Space does not permit for a plethora of other Baptists who weighed the promises of liberty along with its perils. What ought to be clear, however, is that the Baptist tradition, while unwavering in its commitment to religious liberty, has also wrestled with the limits of liberty for the sake of a well-ordered society.
As one final and contemporary example, consider this article by Dr. Ibrahim, a Southern Baptist Theological Seminary professor. The article chronicled how Muslim immigrants to Sweden had failed to assimilate to the Swedish culture. This led the prime minister of Sweden to admit, according to Ibrahim, “that her country has a crisis, as the integration of immigrants has failed.” Ibrahim contended that this crisis stemmed from Western nations, “locked in their secular mindset,” that failed “to recognize the conflict between secularism and the Islamic worldview.” Ibrahim’s article raised the issue about the sustainability of pluralism, especially when Muslim immigrants “come with a distinct Islamic worldview that often despise[s] specific Western elements and clashes with secular agendas.” He also noted that “these Muslims do not seek freedom from religion. On the contrary, they treasure Islam and want to apply its theological commands and preserve its cultural aspects.” He concluded his article, writing, “By and large, Muslims intend to retain their commitment to Islam and Islamic law. They refuse to assimilate or integrate into societies they deem religiously lost.”
Here then is a hypothetical scenario for Baptists: If we were living in Sweden, what would be our response? Even the prime minister concedes that the nation is facing a cultural crisis. Must the Baptist answer merely be, “this is an issue of liberty of conscience?” Perhaps—but as I’ve tried to raise here, the Baptist theological and historical tradition is more complex.
My intent here is not to answer definitively how Baptists are to wield our distinctives in our present context. Instead, I suggest that as Baptists consider what makes us “Baptist”—especially with regard to religious liberty—we recognize the difficulties our tradition has faced throughout history. Neither Williams, nor Clarke, nor Backus believed in an unlimited liberty of conscience. If, then, there are limits, what are those limits? How do we determine them? In the example from Sweden, what would our answer be?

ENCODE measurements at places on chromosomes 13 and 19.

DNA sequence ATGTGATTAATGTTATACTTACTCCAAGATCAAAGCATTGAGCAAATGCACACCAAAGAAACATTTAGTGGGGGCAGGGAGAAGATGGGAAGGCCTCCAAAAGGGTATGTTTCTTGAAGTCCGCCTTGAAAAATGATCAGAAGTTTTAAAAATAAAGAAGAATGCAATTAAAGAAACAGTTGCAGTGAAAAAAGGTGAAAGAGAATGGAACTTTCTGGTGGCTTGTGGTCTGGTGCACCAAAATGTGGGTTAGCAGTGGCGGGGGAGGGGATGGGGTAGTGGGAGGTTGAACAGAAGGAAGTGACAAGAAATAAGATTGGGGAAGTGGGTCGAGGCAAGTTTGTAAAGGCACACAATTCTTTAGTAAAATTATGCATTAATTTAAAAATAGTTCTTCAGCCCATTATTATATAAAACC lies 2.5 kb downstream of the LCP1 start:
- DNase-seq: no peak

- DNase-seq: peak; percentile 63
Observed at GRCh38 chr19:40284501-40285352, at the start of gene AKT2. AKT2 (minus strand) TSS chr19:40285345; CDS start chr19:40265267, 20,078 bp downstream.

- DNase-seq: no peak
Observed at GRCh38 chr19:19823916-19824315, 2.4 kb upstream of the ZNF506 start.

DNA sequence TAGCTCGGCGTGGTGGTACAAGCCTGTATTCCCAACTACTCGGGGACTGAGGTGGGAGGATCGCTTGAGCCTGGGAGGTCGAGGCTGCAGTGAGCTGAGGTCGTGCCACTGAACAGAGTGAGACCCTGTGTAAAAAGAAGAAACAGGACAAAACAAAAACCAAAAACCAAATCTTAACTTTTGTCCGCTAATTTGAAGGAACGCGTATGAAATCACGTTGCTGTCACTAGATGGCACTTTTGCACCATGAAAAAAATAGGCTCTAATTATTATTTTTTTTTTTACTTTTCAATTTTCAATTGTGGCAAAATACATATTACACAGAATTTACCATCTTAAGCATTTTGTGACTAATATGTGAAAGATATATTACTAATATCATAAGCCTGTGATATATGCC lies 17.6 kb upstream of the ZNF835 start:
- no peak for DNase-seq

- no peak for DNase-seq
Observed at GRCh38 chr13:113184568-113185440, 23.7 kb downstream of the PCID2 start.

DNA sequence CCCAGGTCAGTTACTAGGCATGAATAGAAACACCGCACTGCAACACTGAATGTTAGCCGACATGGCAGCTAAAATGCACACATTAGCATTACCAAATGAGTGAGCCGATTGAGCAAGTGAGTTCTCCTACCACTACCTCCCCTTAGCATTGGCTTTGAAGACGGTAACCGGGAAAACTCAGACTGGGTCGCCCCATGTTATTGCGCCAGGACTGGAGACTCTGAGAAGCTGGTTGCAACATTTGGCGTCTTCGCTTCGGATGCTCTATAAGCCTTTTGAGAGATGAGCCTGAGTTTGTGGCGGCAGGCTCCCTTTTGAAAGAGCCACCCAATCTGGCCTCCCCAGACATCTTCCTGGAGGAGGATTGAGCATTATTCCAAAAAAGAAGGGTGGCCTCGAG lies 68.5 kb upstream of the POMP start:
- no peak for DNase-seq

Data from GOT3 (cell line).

I, for one, know I don’t have all the answers. Which is why I stress the two following imperatives for Baptists:
First, read widely from the Baptist theological tradition. Read not only the major works but read the letters and small pamphlets to see how our forebears weighed the claims of conscience with societal order.
Secondly, we need to ask these questions and weigh these issues together, in the spirit of cooperation and humility. We live in difficult times with pressing societal issues that demand a Christian response. We will need to hear from each other if we are to ensure that we progress in faithfulness. As Carl Henry wrote, “The modern crisis is not basically political, economic, or social—fundamentally it is religious.” Yet, he concluded that Christians “must be armed to declare the implications of its proposed religious solution for the politico-economic and sociological context for modern life.” For us to meet this task, we will need each other.
I think Charles Hughes was right: religious liberty is indeed the “glory of the Baptist heritage.” But how that heritage was applied and how it has changed over time is the topic of important debate.
And, given the state of our American public square, it’s a discussion that will only continue to intensify in its significance.
*Image Credit: Unsplash